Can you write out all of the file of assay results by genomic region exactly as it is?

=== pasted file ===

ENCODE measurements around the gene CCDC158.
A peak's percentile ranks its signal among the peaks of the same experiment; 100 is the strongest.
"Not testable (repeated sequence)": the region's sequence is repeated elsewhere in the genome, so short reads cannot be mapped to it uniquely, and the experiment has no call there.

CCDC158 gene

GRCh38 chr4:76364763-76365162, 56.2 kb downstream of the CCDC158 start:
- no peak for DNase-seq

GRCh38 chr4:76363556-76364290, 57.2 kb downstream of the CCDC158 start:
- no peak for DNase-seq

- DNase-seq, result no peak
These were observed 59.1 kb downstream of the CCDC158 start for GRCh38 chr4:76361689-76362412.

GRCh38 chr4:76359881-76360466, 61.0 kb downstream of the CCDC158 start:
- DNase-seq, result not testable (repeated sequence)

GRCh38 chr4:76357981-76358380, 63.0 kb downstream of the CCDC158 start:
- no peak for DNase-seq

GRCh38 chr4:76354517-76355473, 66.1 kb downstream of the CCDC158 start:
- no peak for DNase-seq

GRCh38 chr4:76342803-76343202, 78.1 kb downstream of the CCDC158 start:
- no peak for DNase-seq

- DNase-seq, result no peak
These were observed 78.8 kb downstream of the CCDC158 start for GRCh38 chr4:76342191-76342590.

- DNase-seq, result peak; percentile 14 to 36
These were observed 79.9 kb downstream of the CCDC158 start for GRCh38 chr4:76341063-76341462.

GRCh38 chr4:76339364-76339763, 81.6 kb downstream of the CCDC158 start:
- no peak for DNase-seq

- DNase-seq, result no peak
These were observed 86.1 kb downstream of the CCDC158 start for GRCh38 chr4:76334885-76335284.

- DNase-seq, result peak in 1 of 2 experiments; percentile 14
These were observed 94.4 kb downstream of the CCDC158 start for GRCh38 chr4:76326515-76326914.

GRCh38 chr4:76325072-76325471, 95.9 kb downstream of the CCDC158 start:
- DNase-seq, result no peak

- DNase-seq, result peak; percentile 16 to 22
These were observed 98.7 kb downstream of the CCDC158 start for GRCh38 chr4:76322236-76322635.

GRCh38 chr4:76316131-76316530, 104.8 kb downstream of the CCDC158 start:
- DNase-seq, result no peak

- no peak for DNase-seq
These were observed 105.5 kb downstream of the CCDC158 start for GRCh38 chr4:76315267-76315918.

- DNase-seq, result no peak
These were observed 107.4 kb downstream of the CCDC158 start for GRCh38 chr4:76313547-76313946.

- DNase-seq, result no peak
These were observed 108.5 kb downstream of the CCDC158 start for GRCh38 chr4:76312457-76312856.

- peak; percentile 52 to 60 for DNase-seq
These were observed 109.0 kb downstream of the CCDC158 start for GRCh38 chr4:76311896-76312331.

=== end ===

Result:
ENCODE measurements around the gene CCDC158.
A peak's percentile ranks its signal among the peaks of the same experiment; 100 is the strongest.
"Not testable (repeated sequence)": the region's sequence is repeated elsewhere in the genome, so short reads cannot be mapped to it uniquely, and the experiment has no call there.

CCDC158 gene

GRCh38 chr4:76364763-76365162, 56.2 kb downstream of the CCDC158 start:
- no peak for DNase-seq

GRCh38 chr4:76363556-76364290, 57.2 kb downstream of the CCDC158 start:
- no peak for DNase-seq

- DNase-seq, result no peak
These were observed 59.1 kb downstream of the CCDC158 start for GRCh38 chr4:76361689-76362412.

GRCh38 chr4:76359881-76360466, 61.0 kb downstream of the CCDC158 start:
- DNase-seq, result not testable (repeated sequence)

GRCh38 chr4:76357981-76358380, 63.0 kb downstream of the CCDC158 start:
- no peak for DNase-seq

GRCh38 chr4:76354517-76355473, 66.1 kb downstream of the CCDC158 start:
- no peak for DNase-seq

GRCh38 chr4:76342803-76343202, 78.1 kb downstream of the CCDC158 start:
- no peak for DNase-seq

- DNase-seq, result no peak
These were observed 78.8 kb downstream of the CCDC158 start for GRCh38 chr4:76342191-76342590.

- DNase-seq, result peak; percentile 14 to 36
These were observed 79.9 kb downstream of the CCDC158 start for GRCh38 chr4:76341063-76341462.

GRCh38 chr4:76339364-76339763, 81.6 kb downstream of the CCDC158 start:
- no peak for DNase-seq

- DNase-seq, result no peak
These were observed 86.1 kb downstream of the CCDC158 start for GRCh38 chr4:76334885-76335284.

- DNase-seq, result peak in 1 of 2 experiments; percentile 14
These were observed 94.4 kb downstream of the CCDC158 start for GRCh38 chr4:76326515-76326914.

GRCh38 chr4:76325072-76325471, 95.9 kb downstream of the CCDC158 start:
- DNase-seq, result no peak

- DNase-seq, result peak; percentile 16 to 22
These were observed 98.7 kb downstream of the CCDC158 start for GRCh38 chr4:76322236-76322635.

GRCh38 chr4:76316131-76316530, 104.8 kb downstream of the CCDC158 start:
- DNase-seq, result no peak

- no peak for DNase-seq
These were observed 105.5 kb downstream of the CCDC158 start for GRCh38 chr4:76315267-76315918.

- DNase-seq, result no peak
These were observed 107.4 kb downstream of the CCDC158 start for GRCh38 chr4:76313547-76313946.

- DNase-seq, result no peak
These were observed 108.5 kb downstream of the CCDC158 start for GRCh38 chr4:76312457-76312856.

- peak; percentile 52 to 60 for DNase-seq
These were observed 109.0 kb downstream of the CCDC158 start for GRCh38 chr4:76311896-76312331.